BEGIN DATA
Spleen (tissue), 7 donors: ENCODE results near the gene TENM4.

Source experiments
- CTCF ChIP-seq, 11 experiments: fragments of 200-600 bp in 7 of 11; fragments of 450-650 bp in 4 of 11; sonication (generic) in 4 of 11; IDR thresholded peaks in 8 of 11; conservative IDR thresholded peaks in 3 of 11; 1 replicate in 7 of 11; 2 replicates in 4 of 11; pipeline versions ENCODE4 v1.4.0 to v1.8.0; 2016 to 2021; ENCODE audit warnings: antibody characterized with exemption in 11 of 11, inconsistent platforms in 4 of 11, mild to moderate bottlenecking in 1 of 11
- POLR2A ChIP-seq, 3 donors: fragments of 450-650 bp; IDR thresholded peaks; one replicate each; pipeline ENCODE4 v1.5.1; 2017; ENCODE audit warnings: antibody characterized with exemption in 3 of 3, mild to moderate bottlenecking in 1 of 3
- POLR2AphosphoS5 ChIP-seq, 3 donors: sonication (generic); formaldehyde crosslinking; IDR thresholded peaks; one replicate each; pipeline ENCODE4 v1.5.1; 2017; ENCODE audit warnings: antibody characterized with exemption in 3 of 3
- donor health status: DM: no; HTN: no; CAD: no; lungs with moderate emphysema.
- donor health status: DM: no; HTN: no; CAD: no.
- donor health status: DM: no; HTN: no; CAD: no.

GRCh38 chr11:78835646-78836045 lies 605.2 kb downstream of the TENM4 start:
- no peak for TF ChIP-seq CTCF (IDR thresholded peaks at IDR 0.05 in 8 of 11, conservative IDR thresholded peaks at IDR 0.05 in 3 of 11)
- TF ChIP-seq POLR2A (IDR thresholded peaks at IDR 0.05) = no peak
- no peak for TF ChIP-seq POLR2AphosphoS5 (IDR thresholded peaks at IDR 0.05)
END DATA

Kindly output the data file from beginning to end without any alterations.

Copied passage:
Spleen (tissue), 7 donors: ENCODE results near the gene TENM4.

Source experiments
- CTCF ChIP-seq, 11 experiments: fragments of 200-600 bp in 7 of 11; fragments of 450-650 bp in 4 of 11; sonication (generic) in 4 of 11; IDR thresholded peaks in 8 of 11; conservative IDR thresholded peaks in 3 of 11; 1 replicate in 7 of 11; 2 replicates in 4 of 11; pipeline versions ENCODE4 v1.4.0 to v1.8.0; 2016 to 2021; ENCODE audit warnings: antibody characterized with exemption in 11 of 11, inconsistent platforms in 4 of 11, mild to moderate bottlenecking in 1 of 11
- POLR2A ChIP-seq, 3 donors: fragments of 450-650 bp; IDR thresholded peaks; one replicate each; pipeline ENCODE4 v1.5.1; 2017; ENCODE audit warnings: antibody characterized with exemption in 3 of 3, mild to moderate bottlenecking in 1 of 3
- POLR2AphosphoS5 ChIP-seq, 3 donors: sonication (generic); formaldehyde crosslinking; IDR thresholded peaks; one replicate each; pipeline ENCODE4 v1.5.1; 2017; ENCODE audit warnings: antibody characterized with exemption in 3 of 3
- donor health status: DM: no; HTN: no; CAD: no; lungs with moderate emphysema.
- donor health status: DM: no; HTN: no; CAD: no.
- donor health status: DM: no; HTN: no; CAD: no.

GRCh38 chr11:78835646-78836045 lies 605.2 kb downstream of the TENM4 start:
- no peak for TF ChIP-seq CTCF (IDR thresholded peaks at IDR 0.05 in 8 of 11, conservative IDR thresholded peaks at IDR 0.05 in 3 of 11)
- TF ChIP-seq POLR2A (IDR thresholded peaks at IDR 0.05) = no peak
- no peak for TF ChIP-seq POLR2AphosphoS5 (IDR thresholded peaks at IDR 0.05)